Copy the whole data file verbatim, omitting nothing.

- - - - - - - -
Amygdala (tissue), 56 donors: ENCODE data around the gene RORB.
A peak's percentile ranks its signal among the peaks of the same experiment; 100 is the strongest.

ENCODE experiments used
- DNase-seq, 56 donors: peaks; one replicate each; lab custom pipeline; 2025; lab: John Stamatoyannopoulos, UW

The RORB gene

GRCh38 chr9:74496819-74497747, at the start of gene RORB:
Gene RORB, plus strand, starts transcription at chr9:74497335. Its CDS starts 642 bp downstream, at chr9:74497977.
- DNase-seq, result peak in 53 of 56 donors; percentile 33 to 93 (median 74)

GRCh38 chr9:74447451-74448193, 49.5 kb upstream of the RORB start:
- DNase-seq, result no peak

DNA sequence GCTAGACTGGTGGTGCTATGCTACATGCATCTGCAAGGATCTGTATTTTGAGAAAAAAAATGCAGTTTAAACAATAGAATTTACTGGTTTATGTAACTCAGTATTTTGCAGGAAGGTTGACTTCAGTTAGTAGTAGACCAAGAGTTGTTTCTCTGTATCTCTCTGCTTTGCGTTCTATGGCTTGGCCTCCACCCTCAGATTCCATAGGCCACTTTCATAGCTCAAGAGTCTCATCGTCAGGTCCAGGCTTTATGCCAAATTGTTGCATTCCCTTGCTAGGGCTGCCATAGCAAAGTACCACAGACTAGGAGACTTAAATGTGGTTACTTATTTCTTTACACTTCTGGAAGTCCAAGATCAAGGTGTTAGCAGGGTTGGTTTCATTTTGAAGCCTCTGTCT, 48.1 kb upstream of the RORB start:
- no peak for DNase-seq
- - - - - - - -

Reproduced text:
Amygdala (tissue), 56 donors: ENCODE data around the gene RORB.
A peak's percentile ranks its signal among the peaks of the same experiment; 100 is the strongest.

ENCODE experiments used
- DNase-seq, 56 donors: peaks; one replicate each; lab custom pipeline; 2025; lab: John Stamatoyannopoulos, UW

The RORB gene

GRCh38 chr9:74496819-74497747, at the start of gene RORB:
Gene RORB, plus strand, starts transcription at chr9:74497335. Its CDS starts 642 bp downstream, at chr9:74497977.
- DNase-seq, result peak in 53 of 56 donors; percentile 33 to 93 (median 74)

GRCh38 chr9:74447451-74448193, 49.5 kb upstream of the RORB start:
- DNase-seq, result no peak

DNA sequence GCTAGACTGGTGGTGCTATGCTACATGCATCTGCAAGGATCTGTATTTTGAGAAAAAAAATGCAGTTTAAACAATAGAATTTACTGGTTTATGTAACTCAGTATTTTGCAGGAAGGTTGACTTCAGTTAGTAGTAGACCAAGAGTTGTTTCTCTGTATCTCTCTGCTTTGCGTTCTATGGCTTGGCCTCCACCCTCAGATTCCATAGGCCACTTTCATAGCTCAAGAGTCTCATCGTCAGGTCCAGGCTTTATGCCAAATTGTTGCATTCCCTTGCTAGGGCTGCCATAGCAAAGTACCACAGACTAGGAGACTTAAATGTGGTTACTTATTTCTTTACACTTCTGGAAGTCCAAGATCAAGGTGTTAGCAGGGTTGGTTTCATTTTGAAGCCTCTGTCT, 48.1 kb upstream of the RORB start:
- no peak for DNase-seq